Dating dental hygienist while updating ipod system service exception
Of course, maybe the rule is meant to capture something less than all "imbalance of power, influence, opportunity and/or special knowledge." Perhaps eventually it will be interpreted more narrowly than it seems to be written. You can't do it even two years afterwards, if "[t]here is an imbalance of power, influence, opportunity and/or special knowledge of the professional relationship" (between you and the patient, or you and the sister? While we're at it, if you run into one of your patient's at a party or some other function, make sure you never say that the patient looks nice, since that's "[m]aking [a] statement regarding the ... No matter how good your relationship with the person you're seeing, no matter how nonacrimonious any possible breakup, no matter how carefully you make sure that you only date people who won't want to jeopardize your career, someone else may file the complaint — say, a jealous ex of one of the people involved, which is what happened in this Minnesota case — and you may get disciplined even if the allegedly wronged party is entirely on your side (in fact, is now your loving spouse). Of course I know that medical relationships offer room for various kinds of abuses.
But in the meantime, the optician or hygienist who is contemplating whether to have the relationship with you risks losing his or her livelihood should he or she guess wrong about what the law means. More: The rule applies not just to relationships with clients, but also with any "key party", which includes "immediate family members and others who would be reasonably expected to play a significant role in the health care decisions of the patient or client and includes, but is not limited to, the spouse, domestic partner, sibling, parent, child, guardian and person authorized to make health care decisions of the patient or client." Say you're a single doctor; you get to know your patient; and through the patient, you get to know the patient's sister, whom you find yourself romantically interested in. In some situations, it may be proper to interfere with people's right to marry, and their sexual and romantic autonomy, in order to prevent those abuses.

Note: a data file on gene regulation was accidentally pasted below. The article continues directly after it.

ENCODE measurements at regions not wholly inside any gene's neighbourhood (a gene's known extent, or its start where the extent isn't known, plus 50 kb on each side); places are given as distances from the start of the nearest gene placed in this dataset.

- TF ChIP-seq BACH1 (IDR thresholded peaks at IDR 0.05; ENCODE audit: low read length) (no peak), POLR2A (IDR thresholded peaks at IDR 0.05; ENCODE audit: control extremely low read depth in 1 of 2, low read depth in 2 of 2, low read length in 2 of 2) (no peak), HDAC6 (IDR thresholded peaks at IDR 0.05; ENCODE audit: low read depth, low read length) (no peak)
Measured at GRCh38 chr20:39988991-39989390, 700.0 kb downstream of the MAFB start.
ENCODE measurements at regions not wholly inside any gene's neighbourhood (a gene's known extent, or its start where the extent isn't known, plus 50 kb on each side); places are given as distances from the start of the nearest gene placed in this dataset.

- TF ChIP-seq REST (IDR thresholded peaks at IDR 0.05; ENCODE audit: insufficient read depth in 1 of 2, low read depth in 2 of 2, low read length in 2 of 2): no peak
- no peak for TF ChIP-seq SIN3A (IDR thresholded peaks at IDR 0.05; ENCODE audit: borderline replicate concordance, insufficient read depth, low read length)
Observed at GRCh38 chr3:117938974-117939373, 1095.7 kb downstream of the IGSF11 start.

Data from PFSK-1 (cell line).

Let's skip item (a), though even that's troublesome enough (since if a relationship does develop, you might well ask your lover or spouse for some professional help, as lovers and spouses often do).
Instead, consider (b): Is there an imbalance of "power, influence, opportunity and/or special knowledge of the professional relationship"?
If it is the former, then gays should be free to marry their partners.
If on the contrary there is not such right, then the Washington legislature can issue whatever restrictions that they deem appropiate on people marrying, as long as there is ANY rational argument for it.
He may not have nearly enough to threaten you or coerce you, but that's not the test; the question is just whether there's "an imbalance of ...
influence [or] opportunity." Does an optician making a comfortable living have influence and opportunity that's "balance[d]" with that of, say, someone who's working as a waitress for minimum wage? And if that's so, then that means the optician and waitress can'd date even after the two years have passed. And of course you can't transfer the patient to another caregiver so that the two-year clock starts ticking, since that would be "[t]erminating a professional relationship for the purpose of dating or pursuing a romantic or sexual relationship." 6. And if you're the professional involved, don't just worry that these rules will apply to you only if the patient (or the other "key party" involved) complains.
Anyone suffering from a toothache will certainly attest to that.
PS: In my practice I've done a little representation of professionals in front of licensing boards (medical-related).
My impression is that it makes a *huge* difference whether one is in one of the privileged castes (for example, MDs and dentists) or one of the riff-raff (eg massage therapists).
However, sometimes we take their skills and compassion for granted, meaning that dentists can be wrongly overlooked as one of most eligible professions out there.
With that in mind, we've come up with a few suggestions to help those of you who want to date a dentist and get closer to the people who protect our smiles.